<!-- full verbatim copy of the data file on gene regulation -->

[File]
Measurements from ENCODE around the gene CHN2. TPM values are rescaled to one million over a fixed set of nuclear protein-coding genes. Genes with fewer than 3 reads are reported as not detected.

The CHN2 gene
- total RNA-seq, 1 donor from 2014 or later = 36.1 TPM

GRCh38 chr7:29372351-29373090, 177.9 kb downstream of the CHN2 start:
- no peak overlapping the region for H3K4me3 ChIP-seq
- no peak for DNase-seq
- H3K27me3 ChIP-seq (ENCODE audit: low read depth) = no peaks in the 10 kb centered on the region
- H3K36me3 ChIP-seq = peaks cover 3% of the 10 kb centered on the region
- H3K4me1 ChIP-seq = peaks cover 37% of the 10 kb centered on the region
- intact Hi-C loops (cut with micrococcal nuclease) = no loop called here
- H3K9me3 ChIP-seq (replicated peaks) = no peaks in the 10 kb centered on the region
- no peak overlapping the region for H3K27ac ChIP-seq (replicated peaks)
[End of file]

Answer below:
Measurements from ENCODE around the gene CHN2. TPM values are rescaled to one million over a fixed set of nuclear protein-coding genes. Genes with fewer than 3 reads are reported as not detected.

The CHN2 gene
- total RNA-seq, 1 donor from 2014 or later = 36.1 TPM

GRCh38 chr7:29372351-29373090, 177.9 kb downstream of the CHN2 start:
- no peak overlapping the region for H3K4me3 ChIP-seq
- no peak for DNase-seq
- H3K27me3 ChIP-seq (ENCODE audit: low read depth) = no peaks in the 10 kb centered on the region
- H3K36me3 ChIP-seq = peaks cover 3% of the 10 kb centered on the region
- H3K4me1 ChIP-seq = peaks cover 37% of the 10 kb centered on the region
- intact Hi-C loops (cut with micrococcal nuclease) = no loop called here
- H3K9me3 ChIP-seq (replicated peaks) = no peaks in the 10 kb centered on the region
- no peak overlapping the region for H3K27ac ChIP-seq (replicated peaks)